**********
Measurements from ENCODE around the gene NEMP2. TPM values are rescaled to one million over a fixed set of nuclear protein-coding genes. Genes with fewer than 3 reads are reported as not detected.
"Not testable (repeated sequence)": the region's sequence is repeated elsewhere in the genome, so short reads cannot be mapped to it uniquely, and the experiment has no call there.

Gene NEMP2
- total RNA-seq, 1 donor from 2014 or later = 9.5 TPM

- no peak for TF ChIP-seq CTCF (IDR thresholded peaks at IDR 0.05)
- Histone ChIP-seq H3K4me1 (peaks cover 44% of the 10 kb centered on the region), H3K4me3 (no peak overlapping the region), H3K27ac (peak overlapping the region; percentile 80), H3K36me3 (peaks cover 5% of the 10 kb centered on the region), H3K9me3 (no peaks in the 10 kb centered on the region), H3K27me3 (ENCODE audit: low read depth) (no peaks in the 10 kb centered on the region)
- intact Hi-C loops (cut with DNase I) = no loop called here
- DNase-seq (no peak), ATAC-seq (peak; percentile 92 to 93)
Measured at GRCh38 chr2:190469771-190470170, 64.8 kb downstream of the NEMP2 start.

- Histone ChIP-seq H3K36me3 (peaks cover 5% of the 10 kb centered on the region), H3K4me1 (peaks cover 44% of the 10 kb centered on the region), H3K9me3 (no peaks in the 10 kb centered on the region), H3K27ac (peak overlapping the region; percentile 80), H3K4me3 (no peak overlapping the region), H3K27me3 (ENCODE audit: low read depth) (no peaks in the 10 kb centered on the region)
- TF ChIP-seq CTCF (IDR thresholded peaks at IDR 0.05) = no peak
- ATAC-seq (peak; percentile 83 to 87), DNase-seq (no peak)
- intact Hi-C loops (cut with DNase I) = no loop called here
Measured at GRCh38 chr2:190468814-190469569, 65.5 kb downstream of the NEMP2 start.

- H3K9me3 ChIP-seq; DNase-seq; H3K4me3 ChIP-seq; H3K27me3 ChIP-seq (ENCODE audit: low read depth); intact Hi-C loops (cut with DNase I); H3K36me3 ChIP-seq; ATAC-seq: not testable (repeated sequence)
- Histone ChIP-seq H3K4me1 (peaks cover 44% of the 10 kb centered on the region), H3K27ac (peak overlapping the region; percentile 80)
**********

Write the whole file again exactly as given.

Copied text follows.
Measurements from ENCODE around the gene NEMP2. TPM values are rescaled to one million over a fixed set of nuclear protein-coding genes. Genes with fewer than 3 reads are reported as not detected.
"Not testable (repeated sequence)": the region's sequence is repeated elsewhere in the genome, so short reads cannot be mapped to it uniquely, and the experiment has no call there.

Gene NEMP2
- total RNA-seq, 1 donor from 2014 or later = 9.5 TPM

- no peak for TF ChIP-seq CTCF (IDR thresholded peaks at IDR 0.05)
- Histone ChIP-seq H3K4me1 (peaks cover 44% of the 10 kb centered on the region), H3K4me3 (no peak overlapping the region), H3K27ac (peak overlapping the region; percentile 80), H3K36me3 (peaks cover 5% of the 10 kb centered on the region), H3K9me3 (no peaks in the 10 kb centered on the region), H3K27me3 (ENCODE audit: low read depth) (no peaks in the 10 kb centered on the region)
- intact Hi-C loops (cut with DNase I) = no loop called here
- DNase-seq (no peak), ATAC-seq (peak; percentile 92 to 93)
Measured at GRCh38 chr2:190469771-190470170, 64.8 kb downstream of the NEMP2 start.

- Histone ChIP-seq H3K36me3 (peaks cover 5% of the 10 kb centered on the region), H3K4me1 (peaks cover 44% of the 10 kb centered on the region), H3K9me3 (no peaks in the 10 kb centered on the region), H3K27ac (peak overlapping the region; percentile 80), H3K4me3 (no peak overlapping the region), H3K27me3 (ENCODE audit: low read depth) (no peaks in the 10 kb centered on the region)
- TF ChIP-seq CTCF (IDR thresholded peaks at IDR 0.05) = no peak
- ATAC-seq (peak; percentile 83 to 87), DNase-seq (no peak)
- intact Hi-C loops (cut with DNase I) = no loop called here
Measured at GRCh38 chr2:190468814-190469569, 65.5 kb downstream of the NEMP2 start.

- H3K9me3 ChIP-seq; DNase-seq; H3K4me3 ChIP-seq; H3K27me3 ChIP-seq (ENCODE audit: low read depth); intact Hi-C loops (cut with DNase I); H3K36me3 ChIP-seq; ATAC-seq: not testable (repeated sequence)
- Histone ChIP-seq H3K4me1 (peaks cover 44% of the 10 kb centered on the region), H3K27ac (peak overlapping the region; percentile 80)